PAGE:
Wood flour vs cotton flocks

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Stachu
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Wood flour vs cotton flocks

Post by Stachu » Mon Apr 15, 2019 6:21 pm

Hello again,
I have hard time getting good wood flour. All the producers I found in Poland sell it only in tonnes :doh: I found only one guy that sells "wood flour" for ordinary people. He says it's fine pinewood dust from a dust collector in his wood pellets factory. Is it good enough?

Alternatively, my epoxy supplier have cotton flocks as an organic filler. Is there any contraindications for using it instead of the wood flour?

Thanks,
-St.


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fallguy1000
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Re: Wood flour vs cotton flocks

Post by fallguy1000 » Mon Apr 15, 2019 9:03 pm

Both materials are hygroscopic.

This often upsets the bateau builder crowd, but the fact is wood flour and cotton both take on water, if it gets to it.

I used cotton in one of my glue joints; sort of as a test and it is awful to work with.

The only fillers you truly need are cabosil or fumed silica and microballoons. Cabosil is exceptional fillet material and not hygroscopic. However, it is toxic and you MUST wear a dust mask or you will cough badly, not to mention exposure can cause silicosis; a deadly disease.

Microballoons used in fairing. You can skip these if you buy costlier fairing compounds.
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Chenier
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Re: Wood flour vs cotton flocks

Post by Chenier » Mon Apr 15, 2019 9:19 pm

The first build I did 20-ish years ago we simply used sawdust. That worked but the surface was a bit coarse and lumpy. You're looking for a substance that, when mixed with epoxy, makes a thick paste that can be more or less smoothed out. The smoother it is the less epoxy it takes to fair the surface in later steps. I'd think you could make the pinewood dust work. The wood flour we get in the states is pretty dust-like. Run it through a sieve if it has lots of bigger lumps in it.

Cotton flocks sound a lot like one of the thickeners we use to make thickened epoxy for glue, expanded cellulose. Works great as a thickener, but takes a lot to make a paste that won't sag when you apply it. I'd start with the pine dust.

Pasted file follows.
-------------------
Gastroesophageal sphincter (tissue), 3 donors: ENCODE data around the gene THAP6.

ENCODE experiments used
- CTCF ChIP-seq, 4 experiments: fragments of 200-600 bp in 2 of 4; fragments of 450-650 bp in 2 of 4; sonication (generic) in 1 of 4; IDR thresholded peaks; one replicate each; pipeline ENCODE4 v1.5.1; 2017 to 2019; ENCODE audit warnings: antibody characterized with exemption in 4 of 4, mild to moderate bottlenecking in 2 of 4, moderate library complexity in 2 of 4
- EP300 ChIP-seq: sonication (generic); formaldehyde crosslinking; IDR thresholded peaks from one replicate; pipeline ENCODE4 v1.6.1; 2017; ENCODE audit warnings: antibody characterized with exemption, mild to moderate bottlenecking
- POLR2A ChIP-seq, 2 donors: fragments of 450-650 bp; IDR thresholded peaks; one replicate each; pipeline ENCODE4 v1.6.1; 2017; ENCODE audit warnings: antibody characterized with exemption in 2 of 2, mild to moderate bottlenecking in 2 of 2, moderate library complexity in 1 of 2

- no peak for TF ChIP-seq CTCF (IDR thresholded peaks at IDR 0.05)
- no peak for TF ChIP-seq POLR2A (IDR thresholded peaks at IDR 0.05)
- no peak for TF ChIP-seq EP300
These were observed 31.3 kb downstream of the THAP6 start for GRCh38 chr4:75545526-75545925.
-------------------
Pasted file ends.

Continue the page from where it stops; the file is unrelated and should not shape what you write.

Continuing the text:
Ideally, see if you can get small samples of each from the vendors and give them a try.

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pee wee
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Re: Wood flour vs cotton flocks

Post by pee wee » Tue Apr 16, 2019 9:42 am

fallguy1000 wrote:
Mon Apr 15, 2019 9:03 pm
Both materials are hygroscopic.

This often upsets the bateau builder crowd, but the fact is wood flour and cotton both take on water, if it gets to it.
I'm not upset that you say that, I just think you're wrong! :lol:

Consider this- builders say don't use marine fir for many reasons, one being that it soaks up a lot of resin. If a layer of plywood, where the resin has little access to end grain, soaks up a lot of resin, how much more would a tiny particle of wood accept the epoxy? Once saturated in epoxy, I don't think either cotton or wood will take on water in any meaningful measure.

So to your comment - I would agree that dry wood flour and cotton will take on water if it gets to either, but I don't agree that it will once used as directed. So, I'd say you're right on a technicality, and I'm right in a practical sense!
Hank

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Re: Wood flour vs cotton flocks

Post by fallguy1000 » Tue Apr 16, 2019 11:18 am

by the way, cotton is clumpy in a fillet and when you pull a tongue depresser across it; the thicker clumps catch and the fillets are not very smooth

Perhaps I undermixed it, but not likely.
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Netpackrat